At the very beginning of our tour of St. Paul’s Cathedral Library, before we had even ascended the stairs up to the triforium level that houses the library itself, our tour guide, librarian Joe Wisdom, pointed out a book and heart carved above the west cathedral entrance. The book is understood to be a Bible, and this carving means to say that unless the message of the Bible is delivered with love, it will not get through to those who are meant to understand it. He suggested that we as librarians could take this message to heart for our professional lives too. It was very fitting that in this beautiful place, of so much spiritual and religious significance, we had a visit that delved into the philosophy of our profession.
The St. Paul’s Cathedral Library houses items relating to the Cathedral. The collection is open to anyone with a “legitimate” query, which might be something academic in nature, or it might be related to family history. As librarian of this iconic institution, Mr. Wisdom was clearly passionate and knowledgeable about the building as a whole and its history. We were in the library for only one small part of the tour, and otherwise explore the triforium level and its many treasures.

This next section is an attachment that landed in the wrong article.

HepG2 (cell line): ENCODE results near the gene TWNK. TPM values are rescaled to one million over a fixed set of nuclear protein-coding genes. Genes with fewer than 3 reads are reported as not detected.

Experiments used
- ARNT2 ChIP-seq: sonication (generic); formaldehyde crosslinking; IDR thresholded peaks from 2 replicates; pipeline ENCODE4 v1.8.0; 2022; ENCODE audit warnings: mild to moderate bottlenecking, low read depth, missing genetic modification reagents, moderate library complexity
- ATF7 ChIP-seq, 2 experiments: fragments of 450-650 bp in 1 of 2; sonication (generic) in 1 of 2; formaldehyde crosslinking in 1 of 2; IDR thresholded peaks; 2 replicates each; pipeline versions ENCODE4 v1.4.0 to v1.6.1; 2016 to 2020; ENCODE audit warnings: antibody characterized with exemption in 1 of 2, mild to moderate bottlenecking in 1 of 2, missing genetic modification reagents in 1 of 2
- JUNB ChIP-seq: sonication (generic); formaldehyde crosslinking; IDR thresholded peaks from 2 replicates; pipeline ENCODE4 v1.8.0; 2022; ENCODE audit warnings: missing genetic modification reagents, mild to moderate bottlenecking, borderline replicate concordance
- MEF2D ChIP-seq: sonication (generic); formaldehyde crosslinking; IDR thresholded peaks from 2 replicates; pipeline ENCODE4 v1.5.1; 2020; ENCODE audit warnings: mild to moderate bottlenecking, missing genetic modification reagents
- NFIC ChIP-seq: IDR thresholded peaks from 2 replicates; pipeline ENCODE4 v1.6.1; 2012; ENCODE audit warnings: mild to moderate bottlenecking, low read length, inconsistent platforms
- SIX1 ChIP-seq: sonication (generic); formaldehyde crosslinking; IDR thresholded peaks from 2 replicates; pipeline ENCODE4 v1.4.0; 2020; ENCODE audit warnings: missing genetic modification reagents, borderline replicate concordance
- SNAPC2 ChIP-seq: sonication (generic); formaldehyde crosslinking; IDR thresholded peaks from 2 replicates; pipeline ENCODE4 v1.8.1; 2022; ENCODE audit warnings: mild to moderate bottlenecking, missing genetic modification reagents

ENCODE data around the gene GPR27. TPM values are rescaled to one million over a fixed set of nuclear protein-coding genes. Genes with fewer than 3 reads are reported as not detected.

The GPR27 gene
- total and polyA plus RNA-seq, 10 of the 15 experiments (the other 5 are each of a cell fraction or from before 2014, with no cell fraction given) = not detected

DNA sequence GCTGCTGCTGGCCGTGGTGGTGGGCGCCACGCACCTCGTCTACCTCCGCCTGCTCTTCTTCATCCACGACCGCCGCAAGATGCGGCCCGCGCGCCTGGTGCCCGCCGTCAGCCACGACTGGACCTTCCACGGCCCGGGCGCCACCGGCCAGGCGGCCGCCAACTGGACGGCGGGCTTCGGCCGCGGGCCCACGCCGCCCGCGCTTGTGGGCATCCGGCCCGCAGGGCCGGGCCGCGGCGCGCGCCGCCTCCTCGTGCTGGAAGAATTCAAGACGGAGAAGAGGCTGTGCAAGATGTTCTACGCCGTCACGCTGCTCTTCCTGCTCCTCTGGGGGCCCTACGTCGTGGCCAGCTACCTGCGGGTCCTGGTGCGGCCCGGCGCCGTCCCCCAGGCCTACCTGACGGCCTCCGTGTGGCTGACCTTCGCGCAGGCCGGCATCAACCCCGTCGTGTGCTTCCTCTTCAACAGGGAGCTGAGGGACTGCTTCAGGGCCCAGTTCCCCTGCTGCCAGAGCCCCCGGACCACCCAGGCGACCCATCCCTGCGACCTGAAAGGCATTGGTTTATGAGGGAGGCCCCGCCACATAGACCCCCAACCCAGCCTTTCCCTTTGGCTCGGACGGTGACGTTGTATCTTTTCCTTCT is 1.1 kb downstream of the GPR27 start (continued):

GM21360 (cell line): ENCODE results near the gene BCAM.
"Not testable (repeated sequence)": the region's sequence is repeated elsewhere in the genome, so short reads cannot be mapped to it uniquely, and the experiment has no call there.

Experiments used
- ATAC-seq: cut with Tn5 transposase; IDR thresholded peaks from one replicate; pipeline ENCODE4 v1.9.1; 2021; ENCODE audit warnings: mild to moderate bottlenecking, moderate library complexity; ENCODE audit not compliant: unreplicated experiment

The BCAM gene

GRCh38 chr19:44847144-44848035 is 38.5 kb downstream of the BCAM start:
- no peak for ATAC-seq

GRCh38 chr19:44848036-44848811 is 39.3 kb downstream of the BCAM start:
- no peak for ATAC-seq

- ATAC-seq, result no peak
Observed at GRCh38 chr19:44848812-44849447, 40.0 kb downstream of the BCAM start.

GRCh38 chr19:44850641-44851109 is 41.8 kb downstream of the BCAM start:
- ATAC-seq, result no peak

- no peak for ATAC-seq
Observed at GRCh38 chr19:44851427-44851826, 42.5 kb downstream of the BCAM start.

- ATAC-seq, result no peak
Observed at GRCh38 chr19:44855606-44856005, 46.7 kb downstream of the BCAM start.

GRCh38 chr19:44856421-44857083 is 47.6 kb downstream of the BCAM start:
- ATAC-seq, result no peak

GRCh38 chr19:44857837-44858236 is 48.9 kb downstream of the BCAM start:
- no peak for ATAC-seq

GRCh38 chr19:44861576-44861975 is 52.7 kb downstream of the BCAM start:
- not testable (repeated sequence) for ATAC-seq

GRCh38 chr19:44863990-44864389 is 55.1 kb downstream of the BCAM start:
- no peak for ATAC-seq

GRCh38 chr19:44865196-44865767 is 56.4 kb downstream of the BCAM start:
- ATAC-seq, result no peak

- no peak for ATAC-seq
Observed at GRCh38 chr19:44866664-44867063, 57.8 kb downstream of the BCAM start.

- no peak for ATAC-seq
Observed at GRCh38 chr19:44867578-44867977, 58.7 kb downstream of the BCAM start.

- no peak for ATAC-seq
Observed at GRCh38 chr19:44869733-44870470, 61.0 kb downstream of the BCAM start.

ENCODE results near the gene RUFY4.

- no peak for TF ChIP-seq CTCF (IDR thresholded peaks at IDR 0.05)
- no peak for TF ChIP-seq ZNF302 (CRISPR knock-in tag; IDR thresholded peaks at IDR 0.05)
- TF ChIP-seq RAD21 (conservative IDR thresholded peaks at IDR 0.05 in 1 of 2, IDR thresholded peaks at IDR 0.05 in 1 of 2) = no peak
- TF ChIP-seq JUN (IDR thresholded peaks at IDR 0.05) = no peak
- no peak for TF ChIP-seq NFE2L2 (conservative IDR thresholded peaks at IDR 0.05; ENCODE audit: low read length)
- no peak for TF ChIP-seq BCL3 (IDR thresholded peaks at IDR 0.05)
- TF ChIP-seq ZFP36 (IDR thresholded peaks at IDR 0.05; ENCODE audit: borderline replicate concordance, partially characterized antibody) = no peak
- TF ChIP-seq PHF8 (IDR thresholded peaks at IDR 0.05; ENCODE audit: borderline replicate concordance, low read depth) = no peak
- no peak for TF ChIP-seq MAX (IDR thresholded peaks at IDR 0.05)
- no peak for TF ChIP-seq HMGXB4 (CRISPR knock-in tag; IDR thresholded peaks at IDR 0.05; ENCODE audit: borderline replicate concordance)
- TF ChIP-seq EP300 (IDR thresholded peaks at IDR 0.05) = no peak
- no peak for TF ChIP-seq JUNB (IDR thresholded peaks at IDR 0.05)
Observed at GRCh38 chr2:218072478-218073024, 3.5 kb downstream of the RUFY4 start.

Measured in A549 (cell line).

What I found to be particularly valuable to learn about, especially since I have had quite limited experience with it in my education or work experience thus far, were the realities of preservation for valuable and very old books, such as those in this collection. When entering the library, one immediately notices that lovely old book smell. Mr. Wisdom explained that that smell is actually decaying leather. He emphasized the need to avoid plants and food in a space with old books, or anything else that might invite bugs into the space. He explains that they take very regular measurements of conditions of the library room, testing the effect of different things on the room. One thing they have found is that most dust appears near entryways, rather than on books themselves, and is produced by people leaving and entering the room from these spots.
At the end of our tour, Mr. Wisdom encouraged us to keep in mind what it really means to be a librarian throughout our professional lives. In particular, we were encouraged not to over-classify our collections (keeping in mind that even with the best of intentions this is more likely to benefit the staff in the library than the users), and to go about our work in a kind way: an idea that was embodied by the carving we saw as we started this tour.